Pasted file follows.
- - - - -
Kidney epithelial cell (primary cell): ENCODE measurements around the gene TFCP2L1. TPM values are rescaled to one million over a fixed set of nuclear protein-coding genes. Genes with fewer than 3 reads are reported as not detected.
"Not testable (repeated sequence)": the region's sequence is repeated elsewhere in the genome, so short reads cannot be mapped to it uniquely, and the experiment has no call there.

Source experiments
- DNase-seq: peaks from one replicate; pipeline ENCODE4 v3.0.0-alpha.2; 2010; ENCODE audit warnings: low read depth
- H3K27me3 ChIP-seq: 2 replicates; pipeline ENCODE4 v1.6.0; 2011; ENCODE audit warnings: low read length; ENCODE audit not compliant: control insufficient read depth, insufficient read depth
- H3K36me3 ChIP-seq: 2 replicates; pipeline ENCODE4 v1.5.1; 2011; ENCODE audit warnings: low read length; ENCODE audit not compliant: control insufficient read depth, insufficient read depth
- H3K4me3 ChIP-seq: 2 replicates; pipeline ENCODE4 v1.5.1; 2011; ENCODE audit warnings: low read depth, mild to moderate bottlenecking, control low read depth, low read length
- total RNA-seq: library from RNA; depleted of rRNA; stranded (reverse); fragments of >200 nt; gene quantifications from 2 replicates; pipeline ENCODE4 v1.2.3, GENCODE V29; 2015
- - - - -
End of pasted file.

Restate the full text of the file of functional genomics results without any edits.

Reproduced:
Kidney epithelial cell (primary cell): ENCODE measurements around the gene TFCP2L1. TPM values are rescaled to one million over a fixed set of nuclear protein-coding genes. Genes with fewer than 3 reads are reported as not detected.
"Not testable (repeated sequence)": the region's sequence is repeated elsewhere in the genome, so short reads cannot be mapped to it uniquely, and the experiment has no call there.

Source experiments
- DNase-seq: peaks from one replicate; pipeline ENCODE4 v3.0.0-alpha.2; 2010; ENCODE audit warnings: low read depth
- H3K27me3 ChIP-seq: 2 replicates; pipeline ENCODE4 v1.6.0; 2011; ENCODE audit warnings: low read length; ENCODE audit not compliant: control insufficient read depth, insufficient read depth
- H3K36me3 ChIP-seq: 2 replicates; pipeline ENCODE4 v1.5.1; 2011; ENCODE audit warnings: low read length; ENCODE audit not compliant: control insufficient read depth, insufficient read depth
- H3K4me3 ChIP-seq: 2 replicates; pipeline ENCODE4 v1.5.1; 2011; ENCODE audit warnings: low read depth, mild to moderate bottlenecking, control low read depth, low read length
- total RNA-seq: library from RNA; depleted of rRNA; stranded (reverse); fragments of >200 nt; gene quantifications from 2 replicates; pipeline ENCODE4 v1.2.3, GENCODE V29; 2015